Although the products on display ranged from $6 turkey calls to $60,000 pickup trucks, the attendees and exhibitors at the Great American Outdoor Show, held in Harrisburg, Pa., Feb. 7-15, were bound under one common purpose: grassroots activism. The second annual Great American Outdoor Show, produced by NRA, attracted nearly 200,000 attendees and more than 1,100 exhibitors to the Pennsylvania State Farm Show Complex.
Such support and attendance came at a relief to many exhibitors who took a stand—at some risk—against the former Eastern Sports and Outdoor Show producer Reed Exhibitions in 2013. When Reed announced two years ago it was banning the sale or display of modern sporting rifles at the 2013 Eastern Sports and Outdoor Show, it set off a backlash of epic proportions. Cabela's was the first to withdraw from the show and was soon followed by groups including the NRA, the National Wild Turkey Federation and the Rocky Mountain Elk Foundation, as well as scores of manufacturers like Benelli, Crimson Trace, Hunter's Specialties, Leupold and Ruger. When all was said and done, more than 350 exhibitors pulled out of the show before it was ultimately "postponed" by the British-owned Reed just 10 days after it announced the ban.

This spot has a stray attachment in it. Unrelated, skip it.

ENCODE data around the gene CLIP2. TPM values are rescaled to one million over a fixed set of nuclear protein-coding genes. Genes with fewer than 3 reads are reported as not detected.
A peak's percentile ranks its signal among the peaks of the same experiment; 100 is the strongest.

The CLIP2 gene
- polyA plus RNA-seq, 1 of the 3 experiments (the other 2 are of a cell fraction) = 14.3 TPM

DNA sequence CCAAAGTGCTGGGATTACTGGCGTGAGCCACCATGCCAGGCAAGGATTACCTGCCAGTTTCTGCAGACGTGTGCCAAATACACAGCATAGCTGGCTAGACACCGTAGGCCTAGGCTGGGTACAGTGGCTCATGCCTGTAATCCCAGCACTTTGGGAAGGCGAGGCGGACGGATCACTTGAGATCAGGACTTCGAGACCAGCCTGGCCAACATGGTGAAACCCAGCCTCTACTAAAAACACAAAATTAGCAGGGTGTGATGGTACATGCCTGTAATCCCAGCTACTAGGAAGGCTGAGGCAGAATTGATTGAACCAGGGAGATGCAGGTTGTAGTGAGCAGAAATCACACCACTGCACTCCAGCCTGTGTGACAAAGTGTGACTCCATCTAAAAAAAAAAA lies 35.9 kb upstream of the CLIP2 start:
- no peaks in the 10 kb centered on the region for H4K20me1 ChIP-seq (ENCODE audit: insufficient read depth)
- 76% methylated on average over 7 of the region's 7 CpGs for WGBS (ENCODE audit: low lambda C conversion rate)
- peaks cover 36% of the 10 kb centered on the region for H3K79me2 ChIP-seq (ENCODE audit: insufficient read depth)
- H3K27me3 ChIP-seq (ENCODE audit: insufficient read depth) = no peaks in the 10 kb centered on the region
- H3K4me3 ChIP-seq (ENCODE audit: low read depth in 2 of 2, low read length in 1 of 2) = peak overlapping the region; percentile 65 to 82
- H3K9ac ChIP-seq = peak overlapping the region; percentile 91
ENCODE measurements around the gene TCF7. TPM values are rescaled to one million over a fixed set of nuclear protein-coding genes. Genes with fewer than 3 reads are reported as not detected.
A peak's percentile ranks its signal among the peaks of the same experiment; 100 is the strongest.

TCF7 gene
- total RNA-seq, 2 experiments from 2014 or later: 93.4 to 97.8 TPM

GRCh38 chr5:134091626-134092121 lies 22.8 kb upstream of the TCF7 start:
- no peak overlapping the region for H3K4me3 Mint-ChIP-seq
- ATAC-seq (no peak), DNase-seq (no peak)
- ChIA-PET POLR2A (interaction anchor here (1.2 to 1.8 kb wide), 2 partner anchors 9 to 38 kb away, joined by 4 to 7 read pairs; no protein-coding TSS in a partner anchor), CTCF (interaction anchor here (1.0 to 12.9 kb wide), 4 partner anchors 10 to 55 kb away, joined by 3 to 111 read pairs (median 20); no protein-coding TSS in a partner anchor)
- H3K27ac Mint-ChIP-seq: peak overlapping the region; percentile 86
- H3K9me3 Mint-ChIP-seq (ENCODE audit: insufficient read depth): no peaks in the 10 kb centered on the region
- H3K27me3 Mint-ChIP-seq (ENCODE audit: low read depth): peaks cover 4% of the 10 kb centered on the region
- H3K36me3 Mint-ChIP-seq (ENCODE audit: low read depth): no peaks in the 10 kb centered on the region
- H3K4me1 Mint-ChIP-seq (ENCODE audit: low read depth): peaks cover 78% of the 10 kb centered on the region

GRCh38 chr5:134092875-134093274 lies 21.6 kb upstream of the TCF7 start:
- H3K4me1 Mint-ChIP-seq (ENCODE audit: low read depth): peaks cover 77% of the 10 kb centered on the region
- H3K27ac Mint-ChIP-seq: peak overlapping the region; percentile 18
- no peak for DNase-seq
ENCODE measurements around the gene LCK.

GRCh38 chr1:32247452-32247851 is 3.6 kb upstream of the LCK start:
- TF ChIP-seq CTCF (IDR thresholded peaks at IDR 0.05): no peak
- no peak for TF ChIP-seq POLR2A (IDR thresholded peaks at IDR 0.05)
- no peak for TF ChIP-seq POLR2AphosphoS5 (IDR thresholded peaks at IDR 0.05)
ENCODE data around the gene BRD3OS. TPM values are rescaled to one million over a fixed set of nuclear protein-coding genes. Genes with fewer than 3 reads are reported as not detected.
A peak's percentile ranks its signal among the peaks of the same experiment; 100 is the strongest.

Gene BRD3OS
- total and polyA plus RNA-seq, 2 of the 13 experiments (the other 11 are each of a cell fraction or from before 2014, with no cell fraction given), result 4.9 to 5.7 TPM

It was grassroots activism at its finest, and some of those hardest-hit by the collapse of the "Harrisburg show"—the outfitters, wildlife artists, custom call builders, knife makers and gear retailers whose very livelihoods depend on it—were among the first to withdraw, despite the prospect of financial hardship or even ruin.
Fast forward two years, and under NRA's leadership the Great American Outdoor Show and its exhibitors are thriving. Over the show's nine days, attendees of all ages packed the halls to book hunts, buy gear and check out the latest guns and optics. They learned from experts duringdaily seminars, met celebrities and outdoor personalities, took part in interactive events, and entered contests and competitions. They filled the complex's arena for an NRA Country concert featuring Lee Brice, Thompson Square and Josh Thompson. They celebrated hunting, shooting, fishing, boating, camping and—above all—freedom.
A number of vendors on the show's final Sunday reported heavy booth traffic, strong bookings and better-than-expected sales virtually across the board. Buoyed by the show's growth with NRA at the helm, exhibitors and attendees alike were already looking forward to the 2016 edition, which is set for Feb. 6-14 in Harrisburg.
"Thankfully we were able to weather the storm in 2013," said Madelein Hayward, a longtime exhibitor who owns Bluecliff Hunting Safaris in South Africa's Eastern Cape with husband Kobus, echoing a sentiment shared by many vendors. "Our business depends heavily on meeting and booking American clients, and the Harrisburg show is a huge part of our marketing effort in the United States.
"We had a good year this year and expect that to continue. It feels like the show has a renewed energy."